Structure a cross-functional, range-of-experience on-site interview day, including a portfolio presentation, but try to keep it to no more than 5 conversations… AND NO DESIGN EXERCISES. During their on-site, a design leader should meet 4 or 5 people, representing a cross-section of folks they would work with — including their hiring manager, someone who would report to them, a functional peer, and a cross-functional peer (e.g, a product manager or engineer). The day begins with the candidate presenting their work history (kind of like a portfolio, but less about ‘stuff they’ve designed,’ than key work experiences they’ve had) to the entire hiring panel, so that it doesn’t have to be repeated in each separate interview.
Avoid exhaustive interview practices. Interview panels see diminishing returns once you get past 5 interviewers, and it’s important to be mindful of the time investment being made.
Give each interviewer a specific and distinct area to address. A common failing of interview days is that there is no coordination across interviewers, and so folks just ask whatever they’re interested in. The goal is to paint a complete picture of the candidate, which is why the panel represents a set of different relationships. Make sure each interviewer knows what they’re expected to focus on.
Make sure a direct report is on the interview panel. I have been stunned by the number of times I’ve interviewed for a managment position and no one who would be reporting to me was involved in the process. It’s shameful, and sends a miserable signal to the team that their views are not worth considering.
And this should go without saying, but the example from the Twitter post above suggests, sadly, otherwise: no design exercises. I’ve written at length about why they make bad interviewing practice.
Be explicit about what you’re looking for ahead of time. The judgments made about a candidate during an interview should not be arbitrary. There should be a clear understanding of the criteria under consideration, what you’re looking for, and an instrument that enables a fair assessment of the candidate against those criteria.
Be empathetic and recognize a range of communication styles. For many candidates (including myself!) interviews are stressful situations. You’re being grilled. You feel like you’re being judged. You want to demonstrate your capability. The anxiety ahead of time may have affected your sleep. Given these situations, candidates are not often their best selves. For me personally, I get in my head, over-excited about the subject at hand, and come on too strong. Others may trip over their words, not look you in the eye, fidget, etc. This is why it’s so crucial to have articulated a set of criteria to gauge success (point 3)–you have to be mindful of the potential impact of personality to inadvertently sway a decision.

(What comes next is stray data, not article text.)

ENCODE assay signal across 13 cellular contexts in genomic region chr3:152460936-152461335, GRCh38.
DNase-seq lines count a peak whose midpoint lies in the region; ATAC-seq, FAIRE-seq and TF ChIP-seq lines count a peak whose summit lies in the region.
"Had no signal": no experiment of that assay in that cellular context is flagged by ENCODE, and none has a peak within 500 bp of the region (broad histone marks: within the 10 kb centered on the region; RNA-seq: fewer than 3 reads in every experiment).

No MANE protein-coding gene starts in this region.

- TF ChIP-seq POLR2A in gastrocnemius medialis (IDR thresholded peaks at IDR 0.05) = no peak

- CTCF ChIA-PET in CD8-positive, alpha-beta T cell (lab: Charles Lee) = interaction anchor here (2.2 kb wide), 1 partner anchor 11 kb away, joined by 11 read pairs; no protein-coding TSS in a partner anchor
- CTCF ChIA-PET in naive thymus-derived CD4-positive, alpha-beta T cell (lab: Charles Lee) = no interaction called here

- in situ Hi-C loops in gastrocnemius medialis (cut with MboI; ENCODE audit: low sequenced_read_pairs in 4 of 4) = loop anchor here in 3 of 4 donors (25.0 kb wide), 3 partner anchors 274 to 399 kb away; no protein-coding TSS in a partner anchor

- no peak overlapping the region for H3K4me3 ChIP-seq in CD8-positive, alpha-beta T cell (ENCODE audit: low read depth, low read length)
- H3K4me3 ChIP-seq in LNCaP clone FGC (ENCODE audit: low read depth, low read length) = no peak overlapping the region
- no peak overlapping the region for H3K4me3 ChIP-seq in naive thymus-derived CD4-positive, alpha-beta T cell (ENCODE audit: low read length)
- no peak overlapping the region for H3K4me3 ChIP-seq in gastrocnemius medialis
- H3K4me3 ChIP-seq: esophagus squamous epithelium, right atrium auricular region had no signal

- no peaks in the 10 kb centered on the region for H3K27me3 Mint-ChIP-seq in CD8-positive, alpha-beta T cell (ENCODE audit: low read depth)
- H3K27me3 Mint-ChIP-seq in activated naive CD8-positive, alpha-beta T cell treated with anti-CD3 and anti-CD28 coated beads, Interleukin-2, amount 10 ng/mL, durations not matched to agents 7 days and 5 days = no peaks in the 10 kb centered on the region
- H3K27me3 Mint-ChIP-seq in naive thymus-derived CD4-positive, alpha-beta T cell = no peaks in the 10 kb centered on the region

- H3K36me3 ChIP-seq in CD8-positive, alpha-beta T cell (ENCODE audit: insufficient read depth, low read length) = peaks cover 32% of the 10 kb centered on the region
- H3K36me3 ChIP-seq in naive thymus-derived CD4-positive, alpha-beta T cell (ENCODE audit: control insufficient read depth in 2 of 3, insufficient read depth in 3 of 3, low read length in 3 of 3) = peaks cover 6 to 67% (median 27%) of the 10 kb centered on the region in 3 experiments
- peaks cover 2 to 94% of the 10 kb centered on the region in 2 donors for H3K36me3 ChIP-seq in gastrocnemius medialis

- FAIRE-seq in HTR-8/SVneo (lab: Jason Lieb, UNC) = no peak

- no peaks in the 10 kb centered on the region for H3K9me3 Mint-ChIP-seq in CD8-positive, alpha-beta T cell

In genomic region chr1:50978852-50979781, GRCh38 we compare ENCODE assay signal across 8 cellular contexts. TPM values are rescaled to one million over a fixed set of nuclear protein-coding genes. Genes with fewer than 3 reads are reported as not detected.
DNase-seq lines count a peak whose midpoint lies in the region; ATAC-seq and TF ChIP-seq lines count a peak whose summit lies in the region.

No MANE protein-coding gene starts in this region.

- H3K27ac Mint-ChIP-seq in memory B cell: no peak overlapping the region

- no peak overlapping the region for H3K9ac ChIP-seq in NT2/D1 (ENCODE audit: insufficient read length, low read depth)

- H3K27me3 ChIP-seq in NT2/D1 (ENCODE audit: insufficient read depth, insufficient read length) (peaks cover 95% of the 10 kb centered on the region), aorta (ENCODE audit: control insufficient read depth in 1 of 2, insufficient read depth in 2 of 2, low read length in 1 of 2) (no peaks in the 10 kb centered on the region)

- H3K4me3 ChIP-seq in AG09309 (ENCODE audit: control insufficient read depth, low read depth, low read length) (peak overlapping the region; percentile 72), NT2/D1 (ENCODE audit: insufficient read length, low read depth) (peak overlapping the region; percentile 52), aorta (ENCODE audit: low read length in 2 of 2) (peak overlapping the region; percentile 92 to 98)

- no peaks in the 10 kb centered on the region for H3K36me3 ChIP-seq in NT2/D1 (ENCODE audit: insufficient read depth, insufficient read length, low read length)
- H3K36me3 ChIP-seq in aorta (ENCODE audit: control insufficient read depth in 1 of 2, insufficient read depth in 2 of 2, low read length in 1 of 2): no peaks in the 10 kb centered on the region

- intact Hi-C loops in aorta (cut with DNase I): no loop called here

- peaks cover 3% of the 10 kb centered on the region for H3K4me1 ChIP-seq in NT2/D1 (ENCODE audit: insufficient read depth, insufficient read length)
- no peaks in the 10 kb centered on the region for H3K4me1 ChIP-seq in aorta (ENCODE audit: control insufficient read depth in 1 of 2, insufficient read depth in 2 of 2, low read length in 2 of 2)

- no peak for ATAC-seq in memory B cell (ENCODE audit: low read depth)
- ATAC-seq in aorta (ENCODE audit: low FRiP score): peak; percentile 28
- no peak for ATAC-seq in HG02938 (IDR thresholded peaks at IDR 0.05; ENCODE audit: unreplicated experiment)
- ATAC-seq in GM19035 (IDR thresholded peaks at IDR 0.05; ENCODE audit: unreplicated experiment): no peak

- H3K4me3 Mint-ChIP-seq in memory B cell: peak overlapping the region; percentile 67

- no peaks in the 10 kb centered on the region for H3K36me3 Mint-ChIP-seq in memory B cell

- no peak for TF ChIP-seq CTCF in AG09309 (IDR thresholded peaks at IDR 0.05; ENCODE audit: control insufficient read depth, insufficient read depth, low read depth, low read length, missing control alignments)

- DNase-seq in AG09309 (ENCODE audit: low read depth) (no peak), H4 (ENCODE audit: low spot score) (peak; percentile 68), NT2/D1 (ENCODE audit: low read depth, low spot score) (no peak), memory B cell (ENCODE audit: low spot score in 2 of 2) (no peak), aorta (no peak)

Balance what transpired in the interview with thorough reference checks. For all the folly that transpires during the recruiting process, none perplexes me more than how few companies routinely conduct reference checks. Who better to know how someone performs and behaves in the workplace than people who have worked with that person? That companies will give more weight to a series of 45 minute interview conversations with what are essentially strangers, than someone’s actual coworker experience is mind-boggling. I have directly felt this pain, as more than once after an interview process, I was told that they were not going to go forward because I came across as domineering. I grant that I come on strong in those situations (as explained before). I also know that in every internal 360 review I’ve been part of, my communication style has never been an issue. And I don’t want to make this about me — I’m using my story as a case in point, and know that countless others have had similarly troublesome experiences.
That’s not all, but it’s enough for now
There’s plenty more than goes into successful recruiting and hiring — writing a job description and placing it well; sourcing candidates; pulling together a strong offer. Recruiting and hiring is a bear to contend with (detailing the process was the single longest chapter in our book), and most companies just don’t appreciate what it takes to do it right.
For those that are looking to hire design leaders—what are the biggest challenges you’re facing? Please let us know in the comments below.